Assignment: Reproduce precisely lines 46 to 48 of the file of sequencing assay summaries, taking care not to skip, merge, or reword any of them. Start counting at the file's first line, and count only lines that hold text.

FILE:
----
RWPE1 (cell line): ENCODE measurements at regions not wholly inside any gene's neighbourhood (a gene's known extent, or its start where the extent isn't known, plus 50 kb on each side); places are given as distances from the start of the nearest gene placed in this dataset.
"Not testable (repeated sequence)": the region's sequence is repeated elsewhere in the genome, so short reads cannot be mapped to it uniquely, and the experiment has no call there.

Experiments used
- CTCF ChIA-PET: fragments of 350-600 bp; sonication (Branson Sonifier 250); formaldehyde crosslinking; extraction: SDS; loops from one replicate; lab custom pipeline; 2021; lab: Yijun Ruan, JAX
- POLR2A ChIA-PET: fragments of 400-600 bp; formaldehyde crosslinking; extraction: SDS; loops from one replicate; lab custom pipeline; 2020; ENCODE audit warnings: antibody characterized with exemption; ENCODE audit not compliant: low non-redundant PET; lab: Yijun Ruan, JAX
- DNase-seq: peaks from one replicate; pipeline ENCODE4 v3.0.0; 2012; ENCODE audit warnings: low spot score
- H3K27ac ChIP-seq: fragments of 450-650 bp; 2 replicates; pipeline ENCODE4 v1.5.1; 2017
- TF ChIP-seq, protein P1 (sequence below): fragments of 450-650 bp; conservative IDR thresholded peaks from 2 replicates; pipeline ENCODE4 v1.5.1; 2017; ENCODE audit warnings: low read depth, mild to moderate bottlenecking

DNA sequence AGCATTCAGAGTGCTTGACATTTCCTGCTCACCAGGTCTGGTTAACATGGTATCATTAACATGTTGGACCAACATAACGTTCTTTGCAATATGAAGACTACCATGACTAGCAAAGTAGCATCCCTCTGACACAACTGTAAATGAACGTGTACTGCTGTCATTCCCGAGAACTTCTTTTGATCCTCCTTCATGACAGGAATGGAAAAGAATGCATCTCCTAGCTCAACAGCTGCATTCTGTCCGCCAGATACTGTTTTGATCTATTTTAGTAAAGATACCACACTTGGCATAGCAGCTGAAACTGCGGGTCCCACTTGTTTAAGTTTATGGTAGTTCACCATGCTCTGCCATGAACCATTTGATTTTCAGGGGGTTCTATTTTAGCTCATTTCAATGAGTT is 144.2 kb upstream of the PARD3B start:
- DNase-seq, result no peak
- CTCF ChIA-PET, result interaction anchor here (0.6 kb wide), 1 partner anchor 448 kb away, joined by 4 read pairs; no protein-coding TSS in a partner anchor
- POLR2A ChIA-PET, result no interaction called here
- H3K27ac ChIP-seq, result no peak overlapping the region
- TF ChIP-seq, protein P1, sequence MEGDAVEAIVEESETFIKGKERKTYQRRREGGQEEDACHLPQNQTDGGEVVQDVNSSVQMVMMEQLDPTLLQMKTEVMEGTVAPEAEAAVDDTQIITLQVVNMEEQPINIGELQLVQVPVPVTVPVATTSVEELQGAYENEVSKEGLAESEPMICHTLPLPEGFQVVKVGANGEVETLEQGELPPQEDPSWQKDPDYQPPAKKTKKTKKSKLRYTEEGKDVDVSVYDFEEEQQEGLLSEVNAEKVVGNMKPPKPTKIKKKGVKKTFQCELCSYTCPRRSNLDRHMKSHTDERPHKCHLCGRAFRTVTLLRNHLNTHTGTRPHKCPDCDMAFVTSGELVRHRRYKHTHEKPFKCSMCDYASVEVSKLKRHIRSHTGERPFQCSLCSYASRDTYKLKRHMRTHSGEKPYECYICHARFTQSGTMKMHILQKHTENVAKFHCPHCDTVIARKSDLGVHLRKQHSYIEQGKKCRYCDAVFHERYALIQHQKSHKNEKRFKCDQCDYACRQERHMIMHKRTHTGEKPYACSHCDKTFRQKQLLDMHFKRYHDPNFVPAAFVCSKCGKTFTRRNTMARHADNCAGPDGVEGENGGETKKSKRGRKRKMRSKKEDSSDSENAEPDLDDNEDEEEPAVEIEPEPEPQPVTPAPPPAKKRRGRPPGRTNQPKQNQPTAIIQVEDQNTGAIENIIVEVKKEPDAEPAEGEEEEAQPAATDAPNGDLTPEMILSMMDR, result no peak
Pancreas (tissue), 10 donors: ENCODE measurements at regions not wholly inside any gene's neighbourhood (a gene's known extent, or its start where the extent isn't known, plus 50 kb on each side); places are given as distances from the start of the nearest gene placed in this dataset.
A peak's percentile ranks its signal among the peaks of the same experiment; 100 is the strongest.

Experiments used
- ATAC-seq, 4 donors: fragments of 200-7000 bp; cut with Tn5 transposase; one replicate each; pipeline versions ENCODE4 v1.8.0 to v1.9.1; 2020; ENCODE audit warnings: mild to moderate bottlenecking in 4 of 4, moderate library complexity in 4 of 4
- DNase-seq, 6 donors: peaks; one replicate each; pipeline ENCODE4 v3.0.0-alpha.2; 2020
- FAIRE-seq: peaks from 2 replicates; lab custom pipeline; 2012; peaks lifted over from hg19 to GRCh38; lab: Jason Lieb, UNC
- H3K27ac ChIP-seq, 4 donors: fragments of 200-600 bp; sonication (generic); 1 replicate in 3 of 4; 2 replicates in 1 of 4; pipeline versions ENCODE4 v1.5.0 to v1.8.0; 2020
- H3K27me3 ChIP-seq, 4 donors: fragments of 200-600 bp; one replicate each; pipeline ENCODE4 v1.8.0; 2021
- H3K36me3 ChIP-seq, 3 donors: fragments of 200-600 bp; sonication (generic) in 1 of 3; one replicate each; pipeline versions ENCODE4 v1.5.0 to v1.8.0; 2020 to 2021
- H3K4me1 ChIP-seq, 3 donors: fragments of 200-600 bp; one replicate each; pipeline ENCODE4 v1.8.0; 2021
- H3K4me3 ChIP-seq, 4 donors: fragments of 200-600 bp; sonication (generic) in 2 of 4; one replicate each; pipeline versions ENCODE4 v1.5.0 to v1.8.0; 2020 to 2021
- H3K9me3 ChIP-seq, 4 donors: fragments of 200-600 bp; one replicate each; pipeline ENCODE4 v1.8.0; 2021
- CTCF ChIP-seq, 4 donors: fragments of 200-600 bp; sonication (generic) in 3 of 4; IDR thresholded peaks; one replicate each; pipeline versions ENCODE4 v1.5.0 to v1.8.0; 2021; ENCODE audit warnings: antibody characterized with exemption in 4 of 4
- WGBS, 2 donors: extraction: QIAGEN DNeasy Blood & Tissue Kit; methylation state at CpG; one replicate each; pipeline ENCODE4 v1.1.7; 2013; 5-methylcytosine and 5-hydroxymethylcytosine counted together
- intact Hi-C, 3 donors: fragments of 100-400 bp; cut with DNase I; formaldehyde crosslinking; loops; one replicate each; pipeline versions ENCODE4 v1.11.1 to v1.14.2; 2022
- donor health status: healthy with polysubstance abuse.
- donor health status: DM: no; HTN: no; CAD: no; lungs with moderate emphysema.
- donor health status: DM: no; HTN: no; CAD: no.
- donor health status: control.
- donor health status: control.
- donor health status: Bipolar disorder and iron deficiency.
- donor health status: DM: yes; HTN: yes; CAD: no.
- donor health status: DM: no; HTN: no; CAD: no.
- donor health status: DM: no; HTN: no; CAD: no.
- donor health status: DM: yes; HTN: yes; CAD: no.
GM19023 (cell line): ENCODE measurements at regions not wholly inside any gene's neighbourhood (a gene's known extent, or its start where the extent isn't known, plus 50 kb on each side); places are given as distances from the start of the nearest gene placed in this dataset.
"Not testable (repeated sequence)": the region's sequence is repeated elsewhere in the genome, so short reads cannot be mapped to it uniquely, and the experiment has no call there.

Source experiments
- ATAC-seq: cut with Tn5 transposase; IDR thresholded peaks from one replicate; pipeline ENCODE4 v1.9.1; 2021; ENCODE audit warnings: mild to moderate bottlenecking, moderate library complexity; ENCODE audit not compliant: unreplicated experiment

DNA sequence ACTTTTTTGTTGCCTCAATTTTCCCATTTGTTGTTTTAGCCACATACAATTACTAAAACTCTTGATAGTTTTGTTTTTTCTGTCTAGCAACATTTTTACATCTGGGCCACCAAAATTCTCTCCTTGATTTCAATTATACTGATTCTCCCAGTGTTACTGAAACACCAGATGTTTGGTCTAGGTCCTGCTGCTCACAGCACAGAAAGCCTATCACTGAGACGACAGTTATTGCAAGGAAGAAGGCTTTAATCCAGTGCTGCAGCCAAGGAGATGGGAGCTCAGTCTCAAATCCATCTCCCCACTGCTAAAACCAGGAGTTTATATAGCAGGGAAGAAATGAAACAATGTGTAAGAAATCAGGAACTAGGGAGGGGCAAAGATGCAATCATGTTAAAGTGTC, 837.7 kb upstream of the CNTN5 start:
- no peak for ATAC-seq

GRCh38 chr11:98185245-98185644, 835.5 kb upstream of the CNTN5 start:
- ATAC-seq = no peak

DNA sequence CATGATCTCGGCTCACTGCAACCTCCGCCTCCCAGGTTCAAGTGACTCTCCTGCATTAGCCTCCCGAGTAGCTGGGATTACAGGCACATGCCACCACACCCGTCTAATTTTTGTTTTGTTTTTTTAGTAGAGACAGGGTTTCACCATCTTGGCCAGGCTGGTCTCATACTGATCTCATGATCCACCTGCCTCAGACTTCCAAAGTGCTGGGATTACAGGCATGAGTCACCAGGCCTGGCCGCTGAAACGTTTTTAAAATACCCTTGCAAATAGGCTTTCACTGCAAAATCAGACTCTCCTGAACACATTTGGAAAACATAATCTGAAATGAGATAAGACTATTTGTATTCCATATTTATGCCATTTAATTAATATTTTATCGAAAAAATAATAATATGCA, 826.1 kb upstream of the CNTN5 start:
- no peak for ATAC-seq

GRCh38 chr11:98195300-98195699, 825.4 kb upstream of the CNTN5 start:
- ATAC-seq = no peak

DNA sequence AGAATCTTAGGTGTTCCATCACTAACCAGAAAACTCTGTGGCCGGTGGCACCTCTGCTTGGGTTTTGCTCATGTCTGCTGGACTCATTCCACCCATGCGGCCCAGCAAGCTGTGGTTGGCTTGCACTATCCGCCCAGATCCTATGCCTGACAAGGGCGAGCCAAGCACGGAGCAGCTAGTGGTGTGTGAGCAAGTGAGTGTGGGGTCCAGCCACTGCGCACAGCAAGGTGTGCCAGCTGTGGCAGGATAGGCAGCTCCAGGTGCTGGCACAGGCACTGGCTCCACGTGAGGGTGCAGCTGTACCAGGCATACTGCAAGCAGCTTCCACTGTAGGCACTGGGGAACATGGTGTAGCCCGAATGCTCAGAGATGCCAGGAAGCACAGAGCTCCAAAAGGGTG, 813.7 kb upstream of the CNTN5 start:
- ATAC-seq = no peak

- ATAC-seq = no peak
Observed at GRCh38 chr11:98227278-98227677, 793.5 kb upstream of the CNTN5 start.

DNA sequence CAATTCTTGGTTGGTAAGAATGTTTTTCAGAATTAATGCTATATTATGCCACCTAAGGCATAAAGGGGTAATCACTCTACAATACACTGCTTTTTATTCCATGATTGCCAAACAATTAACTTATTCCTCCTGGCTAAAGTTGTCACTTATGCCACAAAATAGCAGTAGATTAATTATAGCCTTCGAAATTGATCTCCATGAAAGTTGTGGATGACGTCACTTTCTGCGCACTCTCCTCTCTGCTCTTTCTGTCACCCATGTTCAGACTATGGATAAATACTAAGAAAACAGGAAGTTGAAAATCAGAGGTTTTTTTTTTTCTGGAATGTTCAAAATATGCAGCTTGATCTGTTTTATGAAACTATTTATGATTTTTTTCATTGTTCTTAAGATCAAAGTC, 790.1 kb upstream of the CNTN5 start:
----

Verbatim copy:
GRCh38 chr11:98185245-98185644, 835.5 kb upstream of the CNTN5 start:
- ATAC-seq = no peak

DNA sequence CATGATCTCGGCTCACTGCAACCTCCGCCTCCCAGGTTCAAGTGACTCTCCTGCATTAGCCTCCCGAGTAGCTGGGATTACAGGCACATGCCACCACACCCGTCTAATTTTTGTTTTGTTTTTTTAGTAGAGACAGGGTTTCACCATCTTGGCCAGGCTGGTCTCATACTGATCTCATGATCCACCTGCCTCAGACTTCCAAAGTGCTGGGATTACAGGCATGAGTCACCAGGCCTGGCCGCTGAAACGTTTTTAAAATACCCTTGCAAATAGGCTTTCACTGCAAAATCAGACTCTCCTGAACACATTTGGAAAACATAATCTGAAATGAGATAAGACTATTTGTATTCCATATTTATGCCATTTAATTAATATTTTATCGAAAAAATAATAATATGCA, 826.1 kb upstream of the CNTN5 start: